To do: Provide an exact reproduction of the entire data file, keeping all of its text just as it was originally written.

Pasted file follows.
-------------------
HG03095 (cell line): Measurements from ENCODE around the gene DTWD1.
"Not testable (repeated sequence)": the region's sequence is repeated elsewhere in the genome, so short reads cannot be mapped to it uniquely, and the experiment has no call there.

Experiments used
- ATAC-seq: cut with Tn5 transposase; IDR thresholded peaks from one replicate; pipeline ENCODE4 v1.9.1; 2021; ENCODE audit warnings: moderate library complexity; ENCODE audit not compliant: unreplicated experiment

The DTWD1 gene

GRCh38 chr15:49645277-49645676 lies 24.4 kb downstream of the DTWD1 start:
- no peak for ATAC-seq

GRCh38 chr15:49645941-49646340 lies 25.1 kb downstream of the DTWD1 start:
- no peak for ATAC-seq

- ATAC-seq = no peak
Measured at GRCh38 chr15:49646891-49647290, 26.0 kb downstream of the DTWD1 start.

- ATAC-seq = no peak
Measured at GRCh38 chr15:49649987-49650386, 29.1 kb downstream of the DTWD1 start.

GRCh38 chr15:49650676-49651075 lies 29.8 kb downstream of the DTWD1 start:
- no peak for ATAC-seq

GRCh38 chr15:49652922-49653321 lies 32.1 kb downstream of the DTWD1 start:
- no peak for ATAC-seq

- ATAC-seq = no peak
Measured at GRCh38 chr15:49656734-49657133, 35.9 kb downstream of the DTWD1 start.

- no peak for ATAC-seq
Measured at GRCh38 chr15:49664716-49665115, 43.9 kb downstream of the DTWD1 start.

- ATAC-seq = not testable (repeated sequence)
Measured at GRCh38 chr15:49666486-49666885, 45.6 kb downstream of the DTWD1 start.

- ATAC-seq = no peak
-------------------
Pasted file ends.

HG03095 (cell line): Measurements from ENCODE around the gene DTWD1.
"Not testable (repeated sequence)": the region's sequence is repeated elsewhere in the genome, so short reads cannot be mapped to it uniquely, and the experiment has no call there.

Experiments used
- ATAC-seq: cut with Tn5 transposase; IDR thresholded peaks from one replicate; pipeline ENCODE4 v1.9.1; 2021; ENCODE audit warnings: moderate library complexity; ENCODE audit not compliant: unreplicated experiment

The DTWD1 gene

GRCh38 chr15:49645277-49645676 lies 24.4 kb downstream of the DTWD1 start:
- no peak for ATAC-seq

GRCh38 chr15:49645941-49646340 lies 25.1 kb downstream of the DTWD1 start:
- no peak for ATAC-seq

- ATAC-seq = no peak
Measured at GRCh38 chr15:49646891-49647290, 26.0 kb downstream of the DTWD1 start.

- ATAC-seq = no peak
Measured at GRCh38 chr15:49649987-49650386, 29.1 kb downstream of the DTWD1 start.

GRCh38 chr15:49650676-49651075 lies 29.8 kb downstream of the DTWD1 start:
- no peak for ATAC-seq

GRCh38 chr15:49652922-49653321 lies 32.1 kb downstream of the DTWD1 start:
- no peak for ATAC-seq

- ATAC-seq = no peak
Measured at GRCh38 chr15:49656734-49657133, 35.9 kb downstream of the DTWD1 start.

- no peak for ATAC-seq
Measured at GRCh38 chr15:49664716-49665115, 43.9 kb downstream of the DTWD1 start.

- ATAC-seq = not testable (repeated sequence)
Measured at GRCh38 chr15:49666486-49666885, 45.6 kb downstream of the DTWD1 start.

- ATAC-seq = no peak